Calling healthcare a “basic human right” may make an advocate feel more politically virtuous and caring. Nevertheless, the phrase oversimplifies and stunts the necessary debate remaining over how our healthcare system should and could operate better.
The rights-based approach to healthcare reform remains wrong as a matter of U.S. law, history, politics and economics. We can do better than just recycle another round of these empty words.
Below, I show a reasonable projection of the share of national income that will have to be spent paying for these obligations in the future if there is no substantial restructuring of liabilities. It’s based on consensus forecasts from groups such as the Congressional Budget Office and the Office of Management and Budget for economic growth and for programs such as Social Security and Medicare where such forecasts are available—but in some cases, such as state debts and pensions, no such forecast was available, and so I developed a simple one.
Editor’s note: the graph rises from roughly 3% of GDP in 1950 to nearly 20% of GDP by 2040.
The government of a country with a good financial reputation could borrow from the international capital market and use the proceeds to endow a sovereign wealth fund that mainly invests in the world stock market. In expectation, this country would gain the equity risk premium multiplied by the size of the fund. This gain could be earmarked to a social dividend. This paper deals with the conditions under which such a policy is welfare‐improving, discusses the optimal size of such a fund, and proposes an institutional framework for the management of public stock ownership.
This article reviews the basic theoretical models that are appropriate for analyzing different types of welfare reforms, as well as the related empirical literature. We first present the canonical labor supply model of a classical welfare program and then extend this basic framework to include in-kind transfers, incomplete take-up, human capital, preference persistence, and borrowing and saving. The empirical literature on these models is presented. The negative income tax, earnings subsidies, US welfare reforms with features that differ from those in other countries, and childcare reforms are then surveyed in terms of both the theoretical models and the empirical literature surrounding each.
Americans joke that college students have so little money that they subsist on 10 cent packs of ramen. Statistically, college students face much higher rates of food insecurity than the general population and the situation is particularly dire for students of color. Much has been written on this area in recent months and years and many commentators are seeking to denormalize poverty, hunger, and the “freshman 15” on campuses. This article will look to a solution for this hungry and often neglected population. In 2010, the Health, Hunger-Free Kids Act (HHFKA) reauthorized the Federal School Lunch Program. HHFKA contained several innovations, however, one that is particularly relevant is the “identified students” provision. Under this scheme, students whose families already receive Supplemental Nutrition Assistance Program (SNAP) benefits, Medicaid, or are enrolled in several other federal assistance programs qualify for free or reduced-price school meals without a separate application. With the next iteration of the Farm Bill, SNAP should be adjusted to similarly accommodate low income college students. Under this new program, students who qualify for Perkins Loans, Federal Work Study, Pell Grants, Federal Supplemental Educational Opportunity Grants, and similar federal programs would also receive SNAP benefits without an additional application. The benefits to such a program would be tremendous. In many states, college students are specifically excluded from receiving benefits such as SNAP and Medicaid. This policy change would move students away from food insecurity, reduce the burden of schools providing high quality dining experiences that are a major contributor to the cost of higher education, reduce student debt, and bring the political capital of university students to SNAP.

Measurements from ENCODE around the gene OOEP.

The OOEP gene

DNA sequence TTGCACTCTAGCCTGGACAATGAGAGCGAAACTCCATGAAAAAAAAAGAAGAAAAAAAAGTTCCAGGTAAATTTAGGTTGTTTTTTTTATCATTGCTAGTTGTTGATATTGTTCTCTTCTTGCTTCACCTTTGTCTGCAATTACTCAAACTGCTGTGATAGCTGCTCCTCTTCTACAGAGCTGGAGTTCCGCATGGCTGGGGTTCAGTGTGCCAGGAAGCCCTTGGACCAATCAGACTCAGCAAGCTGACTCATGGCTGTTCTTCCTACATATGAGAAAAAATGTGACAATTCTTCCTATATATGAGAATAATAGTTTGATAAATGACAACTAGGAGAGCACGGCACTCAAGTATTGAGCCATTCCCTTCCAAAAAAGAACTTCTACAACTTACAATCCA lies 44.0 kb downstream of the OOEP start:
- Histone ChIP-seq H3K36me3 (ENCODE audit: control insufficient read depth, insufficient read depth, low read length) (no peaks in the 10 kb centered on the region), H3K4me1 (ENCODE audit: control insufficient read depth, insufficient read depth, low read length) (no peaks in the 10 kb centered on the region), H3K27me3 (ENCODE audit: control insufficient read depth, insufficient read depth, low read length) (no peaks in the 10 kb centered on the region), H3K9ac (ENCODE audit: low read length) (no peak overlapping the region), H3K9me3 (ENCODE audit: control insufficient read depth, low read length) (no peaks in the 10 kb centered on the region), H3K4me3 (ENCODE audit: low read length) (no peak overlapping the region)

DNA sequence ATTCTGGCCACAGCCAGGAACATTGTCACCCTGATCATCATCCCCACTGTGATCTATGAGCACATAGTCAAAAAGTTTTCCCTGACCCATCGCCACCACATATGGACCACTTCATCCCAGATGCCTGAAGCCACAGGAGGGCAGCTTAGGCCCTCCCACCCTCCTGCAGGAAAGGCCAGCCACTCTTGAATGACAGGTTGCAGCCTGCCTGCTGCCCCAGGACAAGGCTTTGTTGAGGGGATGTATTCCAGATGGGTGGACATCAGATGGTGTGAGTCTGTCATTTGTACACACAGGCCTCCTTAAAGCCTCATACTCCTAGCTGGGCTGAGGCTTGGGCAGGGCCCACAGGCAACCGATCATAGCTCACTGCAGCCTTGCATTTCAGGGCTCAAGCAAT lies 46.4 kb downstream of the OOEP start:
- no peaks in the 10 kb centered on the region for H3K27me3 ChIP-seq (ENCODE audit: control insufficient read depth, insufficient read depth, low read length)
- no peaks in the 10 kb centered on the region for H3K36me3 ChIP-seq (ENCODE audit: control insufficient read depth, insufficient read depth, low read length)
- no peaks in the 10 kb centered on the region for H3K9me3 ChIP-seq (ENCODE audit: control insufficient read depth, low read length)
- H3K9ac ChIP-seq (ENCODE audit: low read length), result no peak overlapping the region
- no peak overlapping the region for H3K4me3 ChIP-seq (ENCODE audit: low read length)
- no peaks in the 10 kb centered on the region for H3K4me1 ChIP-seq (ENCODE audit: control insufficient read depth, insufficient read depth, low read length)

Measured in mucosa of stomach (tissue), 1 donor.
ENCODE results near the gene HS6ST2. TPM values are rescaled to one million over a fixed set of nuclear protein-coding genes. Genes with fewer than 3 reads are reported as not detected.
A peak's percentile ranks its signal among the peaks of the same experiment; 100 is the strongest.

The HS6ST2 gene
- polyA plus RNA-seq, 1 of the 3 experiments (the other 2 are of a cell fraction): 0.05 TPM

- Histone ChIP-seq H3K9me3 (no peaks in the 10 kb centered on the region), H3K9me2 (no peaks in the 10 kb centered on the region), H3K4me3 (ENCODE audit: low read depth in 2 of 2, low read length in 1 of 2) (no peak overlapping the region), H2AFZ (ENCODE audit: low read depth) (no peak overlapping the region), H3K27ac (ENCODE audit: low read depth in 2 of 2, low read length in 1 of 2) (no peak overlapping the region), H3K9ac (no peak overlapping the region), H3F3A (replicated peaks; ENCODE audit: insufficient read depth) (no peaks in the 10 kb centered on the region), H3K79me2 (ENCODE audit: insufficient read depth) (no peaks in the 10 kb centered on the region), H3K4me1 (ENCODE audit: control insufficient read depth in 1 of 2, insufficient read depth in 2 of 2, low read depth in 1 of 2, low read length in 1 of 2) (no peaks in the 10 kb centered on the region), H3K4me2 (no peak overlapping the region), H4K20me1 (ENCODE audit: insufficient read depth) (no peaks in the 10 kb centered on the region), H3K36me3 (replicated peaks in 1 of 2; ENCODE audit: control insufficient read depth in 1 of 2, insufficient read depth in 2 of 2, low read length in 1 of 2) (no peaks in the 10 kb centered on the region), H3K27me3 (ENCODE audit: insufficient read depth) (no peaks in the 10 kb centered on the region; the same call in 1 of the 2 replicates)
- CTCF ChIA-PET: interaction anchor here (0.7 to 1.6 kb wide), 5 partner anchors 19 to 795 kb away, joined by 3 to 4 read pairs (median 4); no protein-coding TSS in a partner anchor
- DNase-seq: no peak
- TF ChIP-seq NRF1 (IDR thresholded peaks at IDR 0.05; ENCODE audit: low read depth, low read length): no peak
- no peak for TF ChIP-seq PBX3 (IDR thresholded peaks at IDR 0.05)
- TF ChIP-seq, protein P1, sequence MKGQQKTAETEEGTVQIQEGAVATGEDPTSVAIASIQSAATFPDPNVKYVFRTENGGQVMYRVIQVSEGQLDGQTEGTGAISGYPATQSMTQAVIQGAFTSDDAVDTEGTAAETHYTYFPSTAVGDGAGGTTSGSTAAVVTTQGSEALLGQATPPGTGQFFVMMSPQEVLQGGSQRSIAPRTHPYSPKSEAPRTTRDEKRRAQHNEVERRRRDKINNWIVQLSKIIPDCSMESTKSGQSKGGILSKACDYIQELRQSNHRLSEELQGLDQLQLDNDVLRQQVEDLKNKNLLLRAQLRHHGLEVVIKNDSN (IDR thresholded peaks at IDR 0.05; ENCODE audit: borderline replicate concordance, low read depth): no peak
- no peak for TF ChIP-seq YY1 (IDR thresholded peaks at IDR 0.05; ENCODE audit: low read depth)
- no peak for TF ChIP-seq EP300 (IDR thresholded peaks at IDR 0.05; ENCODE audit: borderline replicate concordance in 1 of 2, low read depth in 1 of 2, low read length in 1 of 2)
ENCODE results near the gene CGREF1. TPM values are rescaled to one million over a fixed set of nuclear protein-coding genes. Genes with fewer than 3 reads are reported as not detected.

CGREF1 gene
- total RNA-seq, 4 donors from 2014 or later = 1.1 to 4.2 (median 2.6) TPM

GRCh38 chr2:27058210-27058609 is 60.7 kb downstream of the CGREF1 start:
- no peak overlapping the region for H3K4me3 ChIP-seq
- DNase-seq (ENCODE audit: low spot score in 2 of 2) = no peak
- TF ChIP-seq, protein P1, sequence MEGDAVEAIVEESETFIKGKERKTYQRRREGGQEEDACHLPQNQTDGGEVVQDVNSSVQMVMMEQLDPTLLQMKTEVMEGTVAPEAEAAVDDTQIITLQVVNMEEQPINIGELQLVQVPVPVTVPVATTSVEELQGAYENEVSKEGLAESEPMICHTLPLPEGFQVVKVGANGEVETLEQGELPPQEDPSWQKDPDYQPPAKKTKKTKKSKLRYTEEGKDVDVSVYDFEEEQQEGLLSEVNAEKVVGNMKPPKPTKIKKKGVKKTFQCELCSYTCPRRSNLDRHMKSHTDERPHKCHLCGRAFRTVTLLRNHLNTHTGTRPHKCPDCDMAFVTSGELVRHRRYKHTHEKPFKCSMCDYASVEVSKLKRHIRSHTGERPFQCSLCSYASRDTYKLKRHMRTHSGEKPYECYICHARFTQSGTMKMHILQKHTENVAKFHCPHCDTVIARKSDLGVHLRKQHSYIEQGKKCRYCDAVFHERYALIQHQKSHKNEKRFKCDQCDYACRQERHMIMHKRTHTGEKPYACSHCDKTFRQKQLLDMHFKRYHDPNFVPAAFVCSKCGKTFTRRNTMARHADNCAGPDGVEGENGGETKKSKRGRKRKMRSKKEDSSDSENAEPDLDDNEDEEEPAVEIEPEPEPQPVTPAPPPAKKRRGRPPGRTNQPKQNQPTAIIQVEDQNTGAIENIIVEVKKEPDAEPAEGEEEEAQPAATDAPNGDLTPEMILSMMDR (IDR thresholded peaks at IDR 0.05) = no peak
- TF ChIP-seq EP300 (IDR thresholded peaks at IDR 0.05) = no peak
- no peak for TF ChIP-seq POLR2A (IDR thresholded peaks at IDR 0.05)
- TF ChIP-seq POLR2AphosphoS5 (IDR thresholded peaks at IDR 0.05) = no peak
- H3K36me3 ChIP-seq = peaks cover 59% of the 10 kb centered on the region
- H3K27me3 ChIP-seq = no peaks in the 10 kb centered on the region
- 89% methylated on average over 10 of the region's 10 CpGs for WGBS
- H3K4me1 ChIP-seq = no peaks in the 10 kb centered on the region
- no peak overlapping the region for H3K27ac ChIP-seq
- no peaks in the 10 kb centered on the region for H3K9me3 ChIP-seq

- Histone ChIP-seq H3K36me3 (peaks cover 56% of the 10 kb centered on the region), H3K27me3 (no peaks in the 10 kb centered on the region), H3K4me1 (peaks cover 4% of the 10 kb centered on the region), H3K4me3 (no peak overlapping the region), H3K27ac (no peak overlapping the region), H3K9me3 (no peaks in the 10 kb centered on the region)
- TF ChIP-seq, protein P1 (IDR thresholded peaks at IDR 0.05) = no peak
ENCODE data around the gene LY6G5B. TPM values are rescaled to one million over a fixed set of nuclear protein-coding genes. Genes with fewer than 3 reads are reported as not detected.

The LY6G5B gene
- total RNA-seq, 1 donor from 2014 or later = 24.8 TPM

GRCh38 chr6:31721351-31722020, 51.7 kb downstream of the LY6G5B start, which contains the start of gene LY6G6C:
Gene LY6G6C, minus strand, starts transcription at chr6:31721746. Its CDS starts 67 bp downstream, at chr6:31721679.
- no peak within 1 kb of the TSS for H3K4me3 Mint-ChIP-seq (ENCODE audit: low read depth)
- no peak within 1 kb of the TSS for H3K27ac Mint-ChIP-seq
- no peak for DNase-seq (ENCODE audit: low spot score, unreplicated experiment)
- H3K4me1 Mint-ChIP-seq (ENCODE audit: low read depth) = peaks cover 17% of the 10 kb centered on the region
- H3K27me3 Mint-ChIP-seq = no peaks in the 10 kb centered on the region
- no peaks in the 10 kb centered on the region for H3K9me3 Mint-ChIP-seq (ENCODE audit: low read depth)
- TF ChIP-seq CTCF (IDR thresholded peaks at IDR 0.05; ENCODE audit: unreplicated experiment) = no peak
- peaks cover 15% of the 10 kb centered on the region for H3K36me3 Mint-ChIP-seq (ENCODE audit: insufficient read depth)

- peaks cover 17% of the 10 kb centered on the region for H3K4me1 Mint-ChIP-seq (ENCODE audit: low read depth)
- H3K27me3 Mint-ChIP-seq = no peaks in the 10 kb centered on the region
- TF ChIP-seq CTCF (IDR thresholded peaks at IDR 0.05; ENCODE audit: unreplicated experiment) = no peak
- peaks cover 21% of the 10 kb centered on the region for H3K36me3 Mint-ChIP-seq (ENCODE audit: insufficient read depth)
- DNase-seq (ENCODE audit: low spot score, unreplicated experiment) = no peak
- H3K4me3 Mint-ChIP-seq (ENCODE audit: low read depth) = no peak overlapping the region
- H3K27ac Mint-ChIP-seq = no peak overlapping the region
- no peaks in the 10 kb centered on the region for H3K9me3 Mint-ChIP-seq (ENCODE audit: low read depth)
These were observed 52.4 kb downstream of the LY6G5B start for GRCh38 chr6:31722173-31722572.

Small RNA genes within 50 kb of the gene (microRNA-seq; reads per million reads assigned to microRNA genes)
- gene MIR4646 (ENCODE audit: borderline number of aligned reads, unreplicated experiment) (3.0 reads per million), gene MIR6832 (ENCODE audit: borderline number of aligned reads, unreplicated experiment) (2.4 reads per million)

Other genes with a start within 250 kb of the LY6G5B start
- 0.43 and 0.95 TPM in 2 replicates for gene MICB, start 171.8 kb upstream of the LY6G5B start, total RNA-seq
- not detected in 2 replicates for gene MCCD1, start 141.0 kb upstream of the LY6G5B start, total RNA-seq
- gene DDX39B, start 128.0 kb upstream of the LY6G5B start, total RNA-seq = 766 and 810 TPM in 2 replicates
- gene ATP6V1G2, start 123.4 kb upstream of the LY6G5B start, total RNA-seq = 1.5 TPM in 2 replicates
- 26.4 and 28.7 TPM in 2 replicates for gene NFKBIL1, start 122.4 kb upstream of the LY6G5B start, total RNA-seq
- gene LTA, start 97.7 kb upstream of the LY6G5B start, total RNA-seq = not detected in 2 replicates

Hashing it Out: Blockchain as a Solution for Medicare Improper Payments by William J. Blackford :: SSRNSeptember 18, 2018
Part I highlights the inadequacies and inefficiencies of our Medicare payment system, focusing on the initiatives currently in place and the susceptibilities that persist. Part II offers a broad overview of the development, importance, features, and collateral technologies surrounding blockchain. Part III posits that Congress and HHS, through its various subsidiary agencies, should work in tandem with private stakeholders to create and/or implement a blockchain-based infrastructure to facilitate federal healthcare payments and support future growth of quality-based initiatives. This Note concludes with a recommendation for future agency research focusing on the viability and cost efficiency of a blockchain solution.
This project explores the causes behind the recent decline in the Labor Force Participation (LFP) rate. The analysis examines the evolution of the LFP rate for different demographic groups to gauge the effect of demographic changes. An integral part of the project is an investigation of the flows of workers into and out of the labor force to determine whether the LFP rate has been declining because more workers are leaving or because fewer workers are entering the labor market. The project also studies the evolution of wages and finds that the decline in the LFP rate is often accompanied by a declining real wage, which is indicative of the relative importance of demand versus supply factors.